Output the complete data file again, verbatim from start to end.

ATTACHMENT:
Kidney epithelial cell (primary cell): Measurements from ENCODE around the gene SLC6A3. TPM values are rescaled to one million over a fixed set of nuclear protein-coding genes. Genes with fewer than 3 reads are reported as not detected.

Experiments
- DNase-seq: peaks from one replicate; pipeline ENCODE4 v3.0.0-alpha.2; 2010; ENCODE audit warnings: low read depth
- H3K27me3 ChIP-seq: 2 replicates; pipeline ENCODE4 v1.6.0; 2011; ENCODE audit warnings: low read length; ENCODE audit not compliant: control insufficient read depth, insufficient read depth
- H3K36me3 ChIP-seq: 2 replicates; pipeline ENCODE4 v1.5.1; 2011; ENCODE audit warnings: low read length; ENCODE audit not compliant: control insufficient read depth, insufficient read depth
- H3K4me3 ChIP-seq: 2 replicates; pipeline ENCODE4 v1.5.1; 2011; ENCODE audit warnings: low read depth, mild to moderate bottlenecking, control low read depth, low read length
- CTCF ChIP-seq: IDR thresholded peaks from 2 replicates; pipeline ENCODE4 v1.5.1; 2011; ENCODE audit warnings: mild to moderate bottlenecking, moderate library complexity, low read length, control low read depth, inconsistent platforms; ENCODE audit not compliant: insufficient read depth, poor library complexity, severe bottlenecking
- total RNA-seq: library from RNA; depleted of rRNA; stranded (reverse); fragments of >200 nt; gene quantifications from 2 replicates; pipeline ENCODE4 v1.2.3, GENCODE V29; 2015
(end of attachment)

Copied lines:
Kidney epithelial cell (primary cell): Measurements from ENCODE around the gene SLC6A3. TPM values are rescaled to one million over a fixed set of nuclear protein-coding genes. Genes with fewer than 3 reads are reported as not detected.

Experiments
- DNase-seq: peaks from one replicate; pipeline ENCODE4 v3.0.0-alpha.2; 2010; ENCODE audit warnings: low read depth
- H3K27me3 ChIP-seq: 2 replicates; pipeline ENCODE4 v1.6.0; 2011; ENCODE audit warnings: low read length; ENCODE audit not compliant: control insufficient read depth, insufficient read depth
- H3K36me3 ChIP-seq: 2 replicates; pipeline ENCODE4 v1.5.1; 2011; ENCODE audit warnings: low read length; ENCODE audit not compliant: control insufficient read depth, insufficient read depth
- H3K4me3 ChIP-seq: 2 replicates; pipeline ENCODE4 v1.5.1; 2011; ENCODE audit warnings: low read depth, mild to moderate bottlenecking, control low read depth, low read length
- CTCF ChIP-seq: IDR thresholded peaks from 2 replicates; pipeline ENCODE4 v1.5.1; 2011; ENCODE audit warnings: mild to moderate bottlenecking, moderate library complexity, low read length, control low read depth, inconsistent platforms; ENCODE audit not compliant: insufficient read depth, poor library complexity, severe bottlenecking
- total RNA-seq: library from RNA; depleted of rRNA; stranded (reverse); fragments of >200 nt; gene quantifications from 2 replicates; pipeline ENCODE4 v1.2.3, GENCODE V29; 2015